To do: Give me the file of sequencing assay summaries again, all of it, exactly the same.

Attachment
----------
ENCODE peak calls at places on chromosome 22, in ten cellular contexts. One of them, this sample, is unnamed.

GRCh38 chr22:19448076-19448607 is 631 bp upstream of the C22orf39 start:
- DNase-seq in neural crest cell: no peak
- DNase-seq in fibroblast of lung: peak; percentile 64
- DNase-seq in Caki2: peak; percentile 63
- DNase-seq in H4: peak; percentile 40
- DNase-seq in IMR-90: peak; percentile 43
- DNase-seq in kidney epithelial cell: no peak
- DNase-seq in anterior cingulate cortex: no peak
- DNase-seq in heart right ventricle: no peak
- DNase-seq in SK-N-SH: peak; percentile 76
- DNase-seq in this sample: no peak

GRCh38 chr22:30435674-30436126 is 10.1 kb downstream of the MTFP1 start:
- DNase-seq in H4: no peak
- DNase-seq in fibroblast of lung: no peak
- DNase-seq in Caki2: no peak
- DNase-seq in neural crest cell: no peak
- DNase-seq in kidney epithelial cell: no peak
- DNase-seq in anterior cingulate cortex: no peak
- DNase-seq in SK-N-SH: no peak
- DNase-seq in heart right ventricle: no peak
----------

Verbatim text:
ENCODE peak calls at places on chromosome 22, in ten cellular contexts. One of them, this sample, is unnamed.

GRCh38 chr22:19448076-19448607 is 631 bp upstream of the C22orf39 start:
- DNase-seq in neural crest cell: no peak
- DNase-seq in fibroblast of lung: peak; percentile 64
- DNase-seq in Caki2: peak; percentile 63
- DNase-seq in H4: peak; percentile 40
- DNase-seq in IMR-90: peak; percentile 43
- DNase-seq in kidney epithelial cell: no peak
- DNase-seq in anterior cingulate cortex: no peak
- DNase-seq in heart right ventricle: no peak
- DNase-seq in SK-N-SH: peak; percentile 76
- DNase-seq in this sample: no peak

GRCh38 chr22:30435674-30436126 is 10.1 kb downstream of the MTFP1 start:
- DNase-seq in H4: no peak
- DNase-seq in fibroblast of lung: no peak
- DNase-seq in Caki2: no peak
- DNase-seq in neural crest cell: no peak
- DNase-seq in kidney epithelial cell: no peak
- DNase-seq in anterior cingulate cortex: no peak
- DNase-seq in SK-N-SH: no peak
- DNase-seq in heart right ventricle: no peak